The transaction malleability attack in Bitcoin is a vulnerability in the Elliptic Curve Digital Signature Algorithm (ECDSA). Bitcoin prevents doublespending attacks caused by transaction replay by verifying whether the transaction ID already exists. The transaction ID is generated from the hash of the transaction content. Therefore, if the transaction signature (sigscript) is modified, the transaction ID will also change. By manipulating the S value in the signature, the attacker can forge another valid signature. However, this attack method cannot alter the transaction inputs and outputs. Bitcoin introduced the Segregated Witness (SegWit) solution in BIP141, which stores transaction signatures in the witness section instead of the transaction data itself, effectively mitigating this attack and achieving scalability.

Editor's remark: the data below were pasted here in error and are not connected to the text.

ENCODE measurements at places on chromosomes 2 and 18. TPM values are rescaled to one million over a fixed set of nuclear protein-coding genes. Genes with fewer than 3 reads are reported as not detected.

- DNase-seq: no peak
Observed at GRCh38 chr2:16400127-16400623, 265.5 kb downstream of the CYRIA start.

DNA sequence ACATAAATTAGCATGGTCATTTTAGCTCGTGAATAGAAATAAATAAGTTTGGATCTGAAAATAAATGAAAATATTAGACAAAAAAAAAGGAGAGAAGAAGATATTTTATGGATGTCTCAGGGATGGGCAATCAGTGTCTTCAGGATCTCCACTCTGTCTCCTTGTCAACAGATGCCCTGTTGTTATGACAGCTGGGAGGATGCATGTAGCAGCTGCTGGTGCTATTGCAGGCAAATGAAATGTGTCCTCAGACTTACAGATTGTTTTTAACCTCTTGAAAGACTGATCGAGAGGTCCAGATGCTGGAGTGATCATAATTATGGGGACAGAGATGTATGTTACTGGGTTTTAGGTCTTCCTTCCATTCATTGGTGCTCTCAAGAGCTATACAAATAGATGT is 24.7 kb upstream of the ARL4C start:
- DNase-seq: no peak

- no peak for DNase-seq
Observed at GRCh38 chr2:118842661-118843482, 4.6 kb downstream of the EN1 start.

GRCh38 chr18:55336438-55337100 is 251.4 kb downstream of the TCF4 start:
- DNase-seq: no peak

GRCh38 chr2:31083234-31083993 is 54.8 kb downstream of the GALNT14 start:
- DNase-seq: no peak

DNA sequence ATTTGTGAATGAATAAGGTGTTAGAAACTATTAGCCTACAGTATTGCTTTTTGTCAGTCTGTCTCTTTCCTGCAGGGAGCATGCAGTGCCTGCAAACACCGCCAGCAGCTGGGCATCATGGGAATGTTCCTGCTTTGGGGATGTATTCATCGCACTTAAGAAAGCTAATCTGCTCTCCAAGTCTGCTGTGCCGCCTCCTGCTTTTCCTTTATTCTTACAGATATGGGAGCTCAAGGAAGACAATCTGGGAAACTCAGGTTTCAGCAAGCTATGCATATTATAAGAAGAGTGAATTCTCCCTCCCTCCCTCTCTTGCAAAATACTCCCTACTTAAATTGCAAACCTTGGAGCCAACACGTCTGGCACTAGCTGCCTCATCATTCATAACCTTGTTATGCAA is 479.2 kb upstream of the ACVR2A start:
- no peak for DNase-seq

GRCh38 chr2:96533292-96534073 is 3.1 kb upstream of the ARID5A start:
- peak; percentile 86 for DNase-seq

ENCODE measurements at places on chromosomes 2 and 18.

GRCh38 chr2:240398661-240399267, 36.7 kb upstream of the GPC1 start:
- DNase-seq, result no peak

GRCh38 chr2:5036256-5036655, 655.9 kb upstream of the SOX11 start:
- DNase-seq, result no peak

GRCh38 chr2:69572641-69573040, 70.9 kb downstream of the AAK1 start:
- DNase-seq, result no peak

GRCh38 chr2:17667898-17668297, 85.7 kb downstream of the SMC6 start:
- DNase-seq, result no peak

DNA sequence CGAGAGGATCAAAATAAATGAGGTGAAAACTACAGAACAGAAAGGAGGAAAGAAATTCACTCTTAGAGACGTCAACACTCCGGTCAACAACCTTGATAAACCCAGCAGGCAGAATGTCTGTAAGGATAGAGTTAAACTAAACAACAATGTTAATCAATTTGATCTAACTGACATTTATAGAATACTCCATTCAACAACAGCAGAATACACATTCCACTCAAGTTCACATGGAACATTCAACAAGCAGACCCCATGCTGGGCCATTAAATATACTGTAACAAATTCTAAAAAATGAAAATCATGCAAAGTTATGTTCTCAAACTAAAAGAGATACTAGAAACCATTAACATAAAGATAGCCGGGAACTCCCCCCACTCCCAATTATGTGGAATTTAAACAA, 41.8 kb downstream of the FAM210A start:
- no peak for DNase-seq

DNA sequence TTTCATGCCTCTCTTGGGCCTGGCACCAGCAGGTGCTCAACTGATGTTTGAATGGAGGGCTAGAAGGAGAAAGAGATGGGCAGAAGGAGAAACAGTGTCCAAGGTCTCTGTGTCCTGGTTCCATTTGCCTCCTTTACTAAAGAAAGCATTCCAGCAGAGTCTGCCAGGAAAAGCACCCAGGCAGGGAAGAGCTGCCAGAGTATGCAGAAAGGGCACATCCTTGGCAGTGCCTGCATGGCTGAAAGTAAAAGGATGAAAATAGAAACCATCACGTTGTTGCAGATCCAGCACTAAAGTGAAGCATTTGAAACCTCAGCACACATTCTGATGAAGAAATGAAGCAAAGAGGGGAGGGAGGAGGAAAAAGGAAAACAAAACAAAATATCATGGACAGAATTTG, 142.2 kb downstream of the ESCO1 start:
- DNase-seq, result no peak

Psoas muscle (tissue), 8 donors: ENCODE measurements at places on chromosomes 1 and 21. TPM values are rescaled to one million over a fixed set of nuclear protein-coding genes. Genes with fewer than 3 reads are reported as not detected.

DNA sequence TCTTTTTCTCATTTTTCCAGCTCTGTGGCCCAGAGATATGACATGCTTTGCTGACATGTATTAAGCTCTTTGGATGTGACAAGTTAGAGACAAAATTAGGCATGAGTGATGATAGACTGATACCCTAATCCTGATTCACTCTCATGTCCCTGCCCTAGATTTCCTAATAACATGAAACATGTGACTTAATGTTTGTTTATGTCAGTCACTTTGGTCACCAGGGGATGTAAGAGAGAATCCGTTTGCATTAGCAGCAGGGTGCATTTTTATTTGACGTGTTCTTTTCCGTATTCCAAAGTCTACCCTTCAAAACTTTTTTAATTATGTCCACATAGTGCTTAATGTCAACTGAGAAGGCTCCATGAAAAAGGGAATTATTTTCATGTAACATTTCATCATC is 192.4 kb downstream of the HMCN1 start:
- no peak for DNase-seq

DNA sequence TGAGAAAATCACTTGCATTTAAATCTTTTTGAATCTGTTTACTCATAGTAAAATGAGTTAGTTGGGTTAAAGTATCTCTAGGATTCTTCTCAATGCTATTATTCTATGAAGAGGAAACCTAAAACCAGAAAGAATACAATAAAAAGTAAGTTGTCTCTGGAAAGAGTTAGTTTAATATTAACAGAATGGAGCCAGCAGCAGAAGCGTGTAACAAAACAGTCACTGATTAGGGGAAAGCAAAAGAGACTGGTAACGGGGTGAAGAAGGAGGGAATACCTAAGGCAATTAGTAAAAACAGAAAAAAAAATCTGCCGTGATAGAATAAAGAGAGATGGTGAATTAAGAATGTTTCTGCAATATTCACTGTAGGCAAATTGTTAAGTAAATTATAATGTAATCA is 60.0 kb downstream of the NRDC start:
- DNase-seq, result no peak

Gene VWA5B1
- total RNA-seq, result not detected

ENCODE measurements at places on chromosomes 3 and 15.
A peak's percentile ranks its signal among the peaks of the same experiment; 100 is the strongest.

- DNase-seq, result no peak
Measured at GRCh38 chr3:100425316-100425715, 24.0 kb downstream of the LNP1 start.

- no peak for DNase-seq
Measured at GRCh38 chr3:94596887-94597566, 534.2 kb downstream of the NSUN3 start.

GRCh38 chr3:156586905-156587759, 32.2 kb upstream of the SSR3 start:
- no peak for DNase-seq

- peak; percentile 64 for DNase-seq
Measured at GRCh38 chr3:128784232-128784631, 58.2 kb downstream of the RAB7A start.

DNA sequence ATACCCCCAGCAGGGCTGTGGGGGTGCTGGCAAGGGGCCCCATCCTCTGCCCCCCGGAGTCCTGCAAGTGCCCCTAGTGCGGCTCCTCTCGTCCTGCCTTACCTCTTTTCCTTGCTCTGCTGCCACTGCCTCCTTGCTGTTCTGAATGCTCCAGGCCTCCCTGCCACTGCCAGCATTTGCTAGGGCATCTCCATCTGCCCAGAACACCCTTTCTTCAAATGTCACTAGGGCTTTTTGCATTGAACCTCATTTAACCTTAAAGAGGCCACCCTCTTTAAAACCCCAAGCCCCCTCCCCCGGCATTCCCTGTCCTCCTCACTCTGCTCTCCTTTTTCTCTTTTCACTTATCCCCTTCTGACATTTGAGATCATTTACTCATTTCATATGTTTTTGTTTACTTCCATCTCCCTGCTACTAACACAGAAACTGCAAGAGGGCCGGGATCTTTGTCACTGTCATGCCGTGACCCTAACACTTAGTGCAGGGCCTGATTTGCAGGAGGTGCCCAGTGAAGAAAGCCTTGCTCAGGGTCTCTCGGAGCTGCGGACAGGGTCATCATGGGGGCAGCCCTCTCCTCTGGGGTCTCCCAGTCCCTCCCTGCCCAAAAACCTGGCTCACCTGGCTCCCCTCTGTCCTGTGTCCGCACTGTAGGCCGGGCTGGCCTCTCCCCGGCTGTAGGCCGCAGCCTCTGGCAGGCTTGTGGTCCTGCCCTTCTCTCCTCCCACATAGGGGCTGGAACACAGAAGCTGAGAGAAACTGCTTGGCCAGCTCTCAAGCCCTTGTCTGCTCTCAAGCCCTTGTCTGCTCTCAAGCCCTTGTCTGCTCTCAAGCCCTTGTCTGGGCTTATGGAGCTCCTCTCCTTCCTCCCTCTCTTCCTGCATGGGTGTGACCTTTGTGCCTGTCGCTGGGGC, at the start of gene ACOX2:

This inherent malleability security issue, caused by algorithmic design, is also present in the zkSNARK algorithm Groth16.
2. Groth16 Algorithm
Groth16 algorithm is one of the most widely used noninteractive zeroknowledge proof solutions for zkSNARKs (ZeroKnowledge Succinct NonInteractive Argument of Knowledge). Compared to other zkSNARKs algorithms, it produces smaller proof sizes and offers faster verification speeds. As a result, it has been applied in projects such as Zcash and Celo. The following diagram lists common zk algorithms:
Comparing General Purpose zkSNARKs  by Ronald Mannak  Coinmonks  Medium
2.1 Groth16 Algorithm Overview